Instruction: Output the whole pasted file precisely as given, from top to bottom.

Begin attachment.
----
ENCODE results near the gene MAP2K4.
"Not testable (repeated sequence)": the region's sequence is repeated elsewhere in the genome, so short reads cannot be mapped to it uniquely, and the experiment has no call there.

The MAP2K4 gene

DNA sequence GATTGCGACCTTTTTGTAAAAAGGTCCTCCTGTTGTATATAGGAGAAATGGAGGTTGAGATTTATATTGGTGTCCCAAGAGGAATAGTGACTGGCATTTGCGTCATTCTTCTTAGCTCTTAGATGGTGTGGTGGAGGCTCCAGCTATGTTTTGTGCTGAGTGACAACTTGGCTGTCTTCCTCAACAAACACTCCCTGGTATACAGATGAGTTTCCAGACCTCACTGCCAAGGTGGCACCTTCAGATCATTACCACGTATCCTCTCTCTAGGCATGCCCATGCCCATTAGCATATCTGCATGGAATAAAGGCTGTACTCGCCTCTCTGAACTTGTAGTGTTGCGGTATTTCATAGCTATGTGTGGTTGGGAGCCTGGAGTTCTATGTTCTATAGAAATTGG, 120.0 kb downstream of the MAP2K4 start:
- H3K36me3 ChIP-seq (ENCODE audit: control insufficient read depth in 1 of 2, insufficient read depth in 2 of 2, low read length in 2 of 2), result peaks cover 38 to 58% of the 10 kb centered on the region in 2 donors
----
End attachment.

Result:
ENCODE results near the gene MAP2K4.
"Not testable (repeated sequence)": the region's sequence is repeated elsewhere in the genome, so short reads cannot be mapped to it uniquely, and the experiment has no call there.

The MAP2K4 gene

DNA sequence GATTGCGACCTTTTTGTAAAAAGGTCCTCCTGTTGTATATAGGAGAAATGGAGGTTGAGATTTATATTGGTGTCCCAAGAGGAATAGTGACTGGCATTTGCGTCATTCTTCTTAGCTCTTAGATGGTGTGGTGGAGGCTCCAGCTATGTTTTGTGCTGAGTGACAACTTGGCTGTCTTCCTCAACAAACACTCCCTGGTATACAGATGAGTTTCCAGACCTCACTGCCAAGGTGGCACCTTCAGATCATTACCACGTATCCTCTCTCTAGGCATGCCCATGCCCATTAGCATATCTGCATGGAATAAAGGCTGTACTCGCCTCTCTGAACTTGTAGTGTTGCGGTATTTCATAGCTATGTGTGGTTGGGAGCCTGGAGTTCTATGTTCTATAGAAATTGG, 120.0 kb downstream of the MAP2K4 start:
- H3K36me3 ChIP-seq (ENCODE audit: control insufficient read depth in 1 of 2, insufficient read depth in 2 of 2, low read length in 2 of 2), result peaks cover 38 to 58% of the 10 kb centered on the region in 2 donors